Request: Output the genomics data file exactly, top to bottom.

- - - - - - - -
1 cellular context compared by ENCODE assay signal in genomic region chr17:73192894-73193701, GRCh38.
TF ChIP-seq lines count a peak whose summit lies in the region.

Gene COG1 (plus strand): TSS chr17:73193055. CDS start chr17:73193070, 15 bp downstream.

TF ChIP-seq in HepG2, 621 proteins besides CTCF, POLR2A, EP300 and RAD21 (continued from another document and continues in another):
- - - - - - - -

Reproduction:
1 cellular context compared by ENCODE assay signal in genomic region chr17:73192894-73193701, GRCh38.
TF ChIP-seq lines count a peak whose summit lies in the region.

Gene COG1 (plus strand): TSS chr17:73193055. CDS start chr17:73193070, 15 bp downstream.

TF ChIP-seq in HepG2, 621 proteins besides CTCF, POLR2A, EP300 and RAD21 (continued from another document and continues in another):